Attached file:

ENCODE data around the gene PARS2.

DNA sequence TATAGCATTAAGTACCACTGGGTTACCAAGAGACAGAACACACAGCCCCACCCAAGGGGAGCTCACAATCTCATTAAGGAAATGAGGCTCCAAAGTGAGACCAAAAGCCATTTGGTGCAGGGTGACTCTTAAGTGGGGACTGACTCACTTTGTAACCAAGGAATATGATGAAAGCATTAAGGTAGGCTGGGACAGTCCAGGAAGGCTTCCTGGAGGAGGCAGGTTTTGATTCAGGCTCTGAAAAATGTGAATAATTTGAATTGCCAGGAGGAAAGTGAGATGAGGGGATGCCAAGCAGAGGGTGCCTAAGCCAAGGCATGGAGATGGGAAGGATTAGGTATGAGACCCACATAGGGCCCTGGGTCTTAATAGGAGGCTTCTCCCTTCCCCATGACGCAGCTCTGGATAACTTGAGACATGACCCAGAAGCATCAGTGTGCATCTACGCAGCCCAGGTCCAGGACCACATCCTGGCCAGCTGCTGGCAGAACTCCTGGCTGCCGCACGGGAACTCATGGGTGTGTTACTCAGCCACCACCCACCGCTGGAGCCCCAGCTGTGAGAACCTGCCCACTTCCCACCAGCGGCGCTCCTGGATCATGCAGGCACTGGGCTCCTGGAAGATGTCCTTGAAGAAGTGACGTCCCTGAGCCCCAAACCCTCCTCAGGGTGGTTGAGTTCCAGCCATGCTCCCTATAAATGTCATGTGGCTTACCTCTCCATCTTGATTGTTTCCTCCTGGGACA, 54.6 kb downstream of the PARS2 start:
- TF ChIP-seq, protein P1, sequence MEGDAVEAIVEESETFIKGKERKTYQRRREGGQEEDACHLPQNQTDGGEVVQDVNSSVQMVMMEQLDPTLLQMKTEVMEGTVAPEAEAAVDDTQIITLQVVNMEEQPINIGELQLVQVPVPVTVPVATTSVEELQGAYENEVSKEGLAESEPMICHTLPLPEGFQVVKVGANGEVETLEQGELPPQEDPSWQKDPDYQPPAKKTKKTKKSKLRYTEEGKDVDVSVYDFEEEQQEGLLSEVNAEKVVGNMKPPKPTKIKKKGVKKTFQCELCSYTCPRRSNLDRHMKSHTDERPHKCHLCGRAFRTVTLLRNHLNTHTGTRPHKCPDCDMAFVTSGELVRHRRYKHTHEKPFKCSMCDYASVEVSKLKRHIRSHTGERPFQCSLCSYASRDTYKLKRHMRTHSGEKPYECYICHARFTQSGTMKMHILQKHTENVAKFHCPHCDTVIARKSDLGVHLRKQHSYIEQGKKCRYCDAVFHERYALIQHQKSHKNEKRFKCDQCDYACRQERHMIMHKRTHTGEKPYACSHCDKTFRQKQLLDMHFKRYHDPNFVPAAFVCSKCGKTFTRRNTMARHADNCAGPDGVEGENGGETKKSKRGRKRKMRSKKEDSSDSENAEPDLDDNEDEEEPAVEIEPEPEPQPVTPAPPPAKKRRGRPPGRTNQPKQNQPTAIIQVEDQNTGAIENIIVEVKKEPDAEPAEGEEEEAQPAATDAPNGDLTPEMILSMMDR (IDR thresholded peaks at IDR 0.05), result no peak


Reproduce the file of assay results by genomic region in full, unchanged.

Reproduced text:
ENCODE data around the gene PARS2.

DNA sequence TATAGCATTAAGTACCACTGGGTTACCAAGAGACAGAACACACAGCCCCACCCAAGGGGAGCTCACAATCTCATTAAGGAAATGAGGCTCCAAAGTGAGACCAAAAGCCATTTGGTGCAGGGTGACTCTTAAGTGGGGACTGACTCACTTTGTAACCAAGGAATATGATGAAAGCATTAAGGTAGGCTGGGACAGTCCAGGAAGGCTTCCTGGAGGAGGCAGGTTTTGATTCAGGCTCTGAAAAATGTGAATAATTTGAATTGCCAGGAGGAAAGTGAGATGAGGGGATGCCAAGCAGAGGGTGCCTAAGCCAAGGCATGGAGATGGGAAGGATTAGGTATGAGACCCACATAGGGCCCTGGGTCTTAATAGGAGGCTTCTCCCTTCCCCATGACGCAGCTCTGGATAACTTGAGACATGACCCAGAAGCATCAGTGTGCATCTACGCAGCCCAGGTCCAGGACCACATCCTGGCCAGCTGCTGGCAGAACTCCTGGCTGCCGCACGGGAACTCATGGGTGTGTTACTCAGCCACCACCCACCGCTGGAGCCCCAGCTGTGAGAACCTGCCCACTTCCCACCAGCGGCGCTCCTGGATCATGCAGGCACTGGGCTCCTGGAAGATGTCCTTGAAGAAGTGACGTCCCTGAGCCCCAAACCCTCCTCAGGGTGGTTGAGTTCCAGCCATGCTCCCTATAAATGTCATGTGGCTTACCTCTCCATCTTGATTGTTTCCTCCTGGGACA, 54.6 kb downstream of the PARS2 start:
- TF ChIP-seq, protein P1, sequence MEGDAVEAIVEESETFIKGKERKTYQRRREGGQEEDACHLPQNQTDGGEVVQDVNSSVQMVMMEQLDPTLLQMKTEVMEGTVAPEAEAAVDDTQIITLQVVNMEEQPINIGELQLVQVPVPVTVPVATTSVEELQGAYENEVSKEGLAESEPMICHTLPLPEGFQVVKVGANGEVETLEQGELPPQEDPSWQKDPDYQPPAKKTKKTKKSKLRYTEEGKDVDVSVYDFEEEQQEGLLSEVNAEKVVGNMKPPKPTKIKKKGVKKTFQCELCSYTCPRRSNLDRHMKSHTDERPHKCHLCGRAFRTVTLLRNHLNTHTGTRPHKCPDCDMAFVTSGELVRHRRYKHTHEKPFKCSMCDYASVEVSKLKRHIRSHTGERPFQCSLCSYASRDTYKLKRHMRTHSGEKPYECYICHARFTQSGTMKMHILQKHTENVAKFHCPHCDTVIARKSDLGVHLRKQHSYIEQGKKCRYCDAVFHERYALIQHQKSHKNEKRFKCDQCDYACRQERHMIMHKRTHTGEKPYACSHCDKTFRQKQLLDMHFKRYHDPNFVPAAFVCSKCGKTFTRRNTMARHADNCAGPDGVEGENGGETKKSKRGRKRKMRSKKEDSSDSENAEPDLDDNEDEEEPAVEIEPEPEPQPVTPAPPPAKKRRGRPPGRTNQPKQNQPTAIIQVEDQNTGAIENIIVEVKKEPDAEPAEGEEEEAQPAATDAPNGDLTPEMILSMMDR (IDR thresholded peaks at IDR 0.05), result no peak